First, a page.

||Effectiveness of Sacrificial Anodes in High-resistivity Shotcrete Repairs
Michael M. Sprinkel
Associate Director for Structures
VDOT employs shotcrete to repair overhead and vertical surfaces of reinforced concrete that have deteriorated, primarily due to chloride-induced corrosion. A phenomena that affects the durability of such repairs is the "halo effect", wherein, the steel within the freshly repaired area serves as a cathode to drive accelerated corrosion of reinforcement in the surrounding unrepaired concrete.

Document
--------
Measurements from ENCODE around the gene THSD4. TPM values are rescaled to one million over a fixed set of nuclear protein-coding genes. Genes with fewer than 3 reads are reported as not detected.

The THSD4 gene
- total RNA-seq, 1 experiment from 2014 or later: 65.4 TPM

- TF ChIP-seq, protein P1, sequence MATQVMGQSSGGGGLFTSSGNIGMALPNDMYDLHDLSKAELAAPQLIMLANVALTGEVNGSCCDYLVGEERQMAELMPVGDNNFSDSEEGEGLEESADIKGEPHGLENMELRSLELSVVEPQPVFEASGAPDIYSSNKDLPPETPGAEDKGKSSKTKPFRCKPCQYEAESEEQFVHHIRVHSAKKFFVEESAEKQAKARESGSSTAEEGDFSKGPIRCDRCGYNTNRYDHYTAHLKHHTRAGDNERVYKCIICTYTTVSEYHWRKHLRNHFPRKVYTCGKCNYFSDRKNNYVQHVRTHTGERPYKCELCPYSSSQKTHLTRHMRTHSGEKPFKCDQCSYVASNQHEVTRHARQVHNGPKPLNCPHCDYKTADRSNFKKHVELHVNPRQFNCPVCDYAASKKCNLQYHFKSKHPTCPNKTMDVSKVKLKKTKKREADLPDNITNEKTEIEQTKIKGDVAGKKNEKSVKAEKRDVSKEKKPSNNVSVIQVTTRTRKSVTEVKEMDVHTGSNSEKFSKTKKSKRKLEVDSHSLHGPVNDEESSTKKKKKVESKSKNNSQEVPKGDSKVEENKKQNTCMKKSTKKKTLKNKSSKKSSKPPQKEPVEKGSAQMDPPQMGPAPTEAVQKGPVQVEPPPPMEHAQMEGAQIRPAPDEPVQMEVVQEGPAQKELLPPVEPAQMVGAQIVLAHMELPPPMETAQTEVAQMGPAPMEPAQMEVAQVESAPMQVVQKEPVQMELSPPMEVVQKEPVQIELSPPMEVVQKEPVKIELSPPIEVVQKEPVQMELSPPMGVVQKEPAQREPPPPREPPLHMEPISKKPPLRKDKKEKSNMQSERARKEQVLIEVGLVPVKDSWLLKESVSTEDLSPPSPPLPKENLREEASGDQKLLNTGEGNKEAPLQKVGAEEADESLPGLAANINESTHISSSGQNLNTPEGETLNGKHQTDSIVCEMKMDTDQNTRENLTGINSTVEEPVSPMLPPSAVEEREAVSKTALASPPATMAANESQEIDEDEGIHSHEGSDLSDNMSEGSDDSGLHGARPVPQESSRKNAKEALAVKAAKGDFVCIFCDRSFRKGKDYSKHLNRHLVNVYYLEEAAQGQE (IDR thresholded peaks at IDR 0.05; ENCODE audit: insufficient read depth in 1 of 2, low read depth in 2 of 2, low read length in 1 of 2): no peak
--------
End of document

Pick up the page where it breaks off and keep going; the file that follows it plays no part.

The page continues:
To mitigate corrosion of the surrounding reinforcement, sacrificial galvanic anodes have been introduced into repair areas. The anode, usually zinc, is a less noble metal and sacrificially corrodes to protect the surrounding reinforcement. Manufacturers of the anodes claim that the anodes are ineffective if the resistivity of the concrete in the repair, surrounding the anodes, is greater than 30,000 ohm-cm, a value not uncommon for quality shotcrete material.
The proposed evaluation concerns shotcrete repairs to concrete bridge substructure and superstructure components. The subject structures are being repaired under a term contract administered by the Culpeper District.